BioMarin has launched a global Phase 3 program for valoctocogene roxaparvovec, which includes the GENEr8-1 (NCT03370913) and the GENEr8-2 (NCT03392974) studies.

The trials, currently looking to recruit around 70 and 130 participants, respectively, will take place at more than 70 clinical sites around the world. In GENEr8-1 and GENEr8-2, researchers will continue to evaluate the safety and superiority of valoctocogene roxaparvovec relative to the current standard-of-care preventive therapy, administered as a single injection at 6e13 vg/kg and 4e13 vg/kg, respectively.

Patricia holds her Ph.D. in Cell Biology from University Nova de Lisboa, and has served as an author on several research projects and fellowships, as well as major grant applications for European Agencies. She also served as a PhD student research assistant in the Laboratory of Doctor David A. Fidock, Department of Microbiology & Immunology, Columbia University, New York.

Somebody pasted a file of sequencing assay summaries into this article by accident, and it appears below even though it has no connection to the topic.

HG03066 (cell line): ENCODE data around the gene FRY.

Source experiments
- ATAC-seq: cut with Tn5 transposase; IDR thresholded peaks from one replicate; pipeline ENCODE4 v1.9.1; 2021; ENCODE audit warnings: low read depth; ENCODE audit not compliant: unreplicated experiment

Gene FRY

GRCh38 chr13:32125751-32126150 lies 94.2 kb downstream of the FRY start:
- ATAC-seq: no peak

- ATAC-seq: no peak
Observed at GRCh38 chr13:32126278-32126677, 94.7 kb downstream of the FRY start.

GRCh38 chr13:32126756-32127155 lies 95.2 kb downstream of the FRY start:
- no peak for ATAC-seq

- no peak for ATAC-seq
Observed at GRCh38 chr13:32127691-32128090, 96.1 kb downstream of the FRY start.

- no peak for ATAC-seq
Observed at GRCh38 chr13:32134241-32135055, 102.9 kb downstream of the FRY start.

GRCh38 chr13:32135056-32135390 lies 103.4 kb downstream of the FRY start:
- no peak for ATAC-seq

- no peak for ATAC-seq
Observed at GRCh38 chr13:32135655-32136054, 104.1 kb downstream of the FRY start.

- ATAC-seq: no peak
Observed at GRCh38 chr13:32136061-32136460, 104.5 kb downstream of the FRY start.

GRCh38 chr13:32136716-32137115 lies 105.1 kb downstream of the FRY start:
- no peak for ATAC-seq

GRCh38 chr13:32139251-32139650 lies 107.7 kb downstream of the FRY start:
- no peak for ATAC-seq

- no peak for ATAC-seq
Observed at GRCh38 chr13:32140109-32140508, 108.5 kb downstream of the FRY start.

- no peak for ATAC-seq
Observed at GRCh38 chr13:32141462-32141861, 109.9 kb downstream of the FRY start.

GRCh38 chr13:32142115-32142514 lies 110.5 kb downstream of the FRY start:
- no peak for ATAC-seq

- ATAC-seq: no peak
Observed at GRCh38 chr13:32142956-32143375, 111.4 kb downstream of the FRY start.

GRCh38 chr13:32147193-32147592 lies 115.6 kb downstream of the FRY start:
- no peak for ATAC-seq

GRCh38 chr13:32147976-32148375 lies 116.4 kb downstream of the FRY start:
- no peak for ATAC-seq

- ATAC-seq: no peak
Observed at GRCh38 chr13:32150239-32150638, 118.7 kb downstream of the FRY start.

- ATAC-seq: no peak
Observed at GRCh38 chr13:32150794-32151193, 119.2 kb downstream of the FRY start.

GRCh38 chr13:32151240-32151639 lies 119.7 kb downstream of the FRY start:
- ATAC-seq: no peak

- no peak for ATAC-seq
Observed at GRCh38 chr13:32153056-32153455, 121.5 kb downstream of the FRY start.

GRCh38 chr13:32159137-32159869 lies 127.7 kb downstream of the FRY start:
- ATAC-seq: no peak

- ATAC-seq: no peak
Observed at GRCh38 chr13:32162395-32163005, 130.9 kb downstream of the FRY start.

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Patricia holds her Ph.D. in Cell Biology from University Nova de Lisboa, and has served as an author on several research projects and fellowships, as well as major grant applications for European Agencies. She also served as a PhD student research assistant in the Laboratory of Doctor David A. Fidock, Department of Microbiology & Immunology, Columbia University, New York.
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Patricia holds her Ph.D. in Cell Biology from University Nova de Lisboa, and has served as an author on several research projects and fellowships, as well as major grant applications for European Agencies. She also served as a PhD student research assistant in the Laboratory of Doctor David A. Fidock, Department of Microbiology & Immunology, Columbia University, New York.